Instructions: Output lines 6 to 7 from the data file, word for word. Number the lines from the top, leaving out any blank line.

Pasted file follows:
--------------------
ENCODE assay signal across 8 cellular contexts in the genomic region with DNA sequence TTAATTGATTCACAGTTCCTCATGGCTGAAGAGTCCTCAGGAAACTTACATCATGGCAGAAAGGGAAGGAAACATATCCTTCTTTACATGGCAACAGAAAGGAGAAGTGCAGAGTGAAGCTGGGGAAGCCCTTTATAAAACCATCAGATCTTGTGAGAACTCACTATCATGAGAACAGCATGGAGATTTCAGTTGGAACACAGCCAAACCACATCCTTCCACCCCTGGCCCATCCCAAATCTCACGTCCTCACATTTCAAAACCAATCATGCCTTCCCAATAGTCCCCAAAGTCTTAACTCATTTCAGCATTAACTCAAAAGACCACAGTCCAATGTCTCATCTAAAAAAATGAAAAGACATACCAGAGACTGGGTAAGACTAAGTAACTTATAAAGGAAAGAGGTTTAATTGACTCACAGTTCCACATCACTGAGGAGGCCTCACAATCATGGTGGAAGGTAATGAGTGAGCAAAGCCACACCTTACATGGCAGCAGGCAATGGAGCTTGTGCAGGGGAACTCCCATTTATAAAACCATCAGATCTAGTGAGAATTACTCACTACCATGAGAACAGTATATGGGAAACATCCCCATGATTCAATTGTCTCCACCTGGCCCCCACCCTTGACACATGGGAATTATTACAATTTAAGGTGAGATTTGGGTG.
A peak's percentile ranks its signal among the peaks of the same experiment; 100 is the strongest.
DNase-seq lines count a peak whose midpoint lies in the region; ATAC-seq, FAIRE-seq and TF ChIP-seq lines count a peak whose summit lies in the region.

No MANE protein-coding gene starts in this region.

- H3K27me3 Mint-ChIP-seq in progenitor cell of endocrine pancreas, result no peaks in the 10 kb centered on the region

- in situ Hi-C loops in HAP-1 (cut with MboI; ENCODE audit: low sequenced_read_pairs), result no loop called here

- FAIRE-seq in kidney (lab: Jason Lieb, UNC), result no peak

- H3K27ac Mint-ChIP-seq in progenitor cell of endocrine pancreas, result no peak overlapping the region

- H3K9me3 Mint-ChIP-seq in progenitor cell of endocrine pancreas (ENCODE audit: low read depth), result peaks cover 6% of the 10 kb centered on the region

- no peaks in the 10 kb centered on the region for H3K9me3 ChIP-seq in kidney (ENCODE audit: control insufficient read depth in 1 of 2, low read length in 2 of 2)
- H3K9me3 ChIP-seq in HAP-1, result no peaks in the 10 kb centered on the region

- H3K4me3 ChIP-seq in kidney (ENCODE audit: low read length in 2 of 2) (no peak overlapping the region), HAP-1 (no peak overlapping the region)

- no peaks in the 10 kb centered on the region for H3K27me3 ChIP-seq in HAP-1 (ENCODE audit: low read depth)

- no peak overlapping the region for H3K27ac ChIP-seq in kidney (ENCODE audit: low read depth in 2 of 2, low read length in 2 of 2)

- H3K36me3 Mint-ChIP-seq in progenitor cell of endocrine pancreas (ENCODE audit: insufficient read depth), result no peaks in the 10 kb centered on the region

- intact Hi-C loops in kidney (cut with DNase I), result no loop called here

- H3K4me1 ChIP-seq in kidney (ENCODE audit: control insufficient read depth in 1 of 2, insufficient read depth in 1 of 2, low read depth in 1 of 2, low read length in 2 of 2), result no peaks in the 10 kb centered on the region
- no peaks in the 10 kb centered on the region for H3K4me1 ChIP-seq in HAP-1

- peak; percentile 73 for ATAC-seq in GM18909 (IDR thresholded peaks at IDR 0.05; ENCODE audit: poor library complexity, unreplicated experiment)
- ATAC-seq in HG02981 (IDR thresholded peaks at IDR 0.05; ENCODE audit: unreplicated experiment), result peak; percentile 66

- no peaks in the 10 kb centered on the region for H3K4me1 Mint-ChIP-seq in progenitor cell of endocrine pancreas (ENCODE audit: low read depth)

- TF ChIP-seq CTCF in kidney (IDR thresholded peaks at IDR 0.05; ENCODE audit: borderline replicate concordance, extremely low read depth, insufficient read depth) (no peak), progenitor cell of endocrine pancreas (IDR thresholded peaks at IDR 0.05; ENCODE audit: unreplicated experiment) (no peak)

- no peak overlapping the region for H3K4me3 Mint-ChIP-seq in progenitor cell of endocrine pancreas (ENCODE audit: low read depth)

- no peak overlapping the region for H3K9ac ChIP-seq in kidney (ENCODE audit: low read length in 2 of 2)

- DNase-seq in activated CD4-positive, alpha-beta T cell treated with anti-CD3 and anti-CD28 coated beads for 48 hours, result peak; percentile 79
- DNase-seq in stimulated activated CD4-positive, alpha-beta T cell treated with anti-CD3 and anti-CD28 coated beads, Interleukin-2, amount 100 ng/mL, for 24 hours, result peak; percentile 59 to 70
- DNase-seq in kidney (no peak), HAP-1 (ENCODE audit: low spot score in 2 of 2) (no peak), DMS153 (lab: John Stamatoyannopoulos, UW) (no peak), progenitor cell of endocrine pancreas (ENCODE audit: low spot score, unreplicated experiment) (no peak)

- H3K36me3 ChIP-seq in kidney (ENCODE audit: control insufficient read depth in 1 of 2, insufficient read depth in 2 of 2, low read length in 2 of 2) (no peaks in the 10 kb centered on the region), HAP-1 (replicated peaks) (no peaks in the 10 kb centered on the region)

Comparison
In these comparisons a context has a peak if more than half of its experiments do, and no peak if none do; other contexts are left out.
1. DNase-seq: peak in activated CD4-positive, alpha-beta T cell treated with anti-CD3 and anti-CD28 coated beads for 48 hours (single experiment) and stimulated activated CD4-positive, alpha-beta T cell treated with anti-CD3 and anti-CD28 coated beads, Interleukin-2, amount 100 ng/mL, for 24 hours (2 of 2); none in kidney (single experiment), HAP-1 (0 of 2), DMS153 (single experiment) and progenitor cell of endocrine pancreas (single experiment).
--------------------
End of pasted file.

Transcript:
- in situ Hi-C loops in HAP-1 (cut with MboI; ENCODE audit: low sequenced_read_pairs), result no loop called here

- FAIRE-seq in kidney (lab: Jason Lieb, UNC), result no peak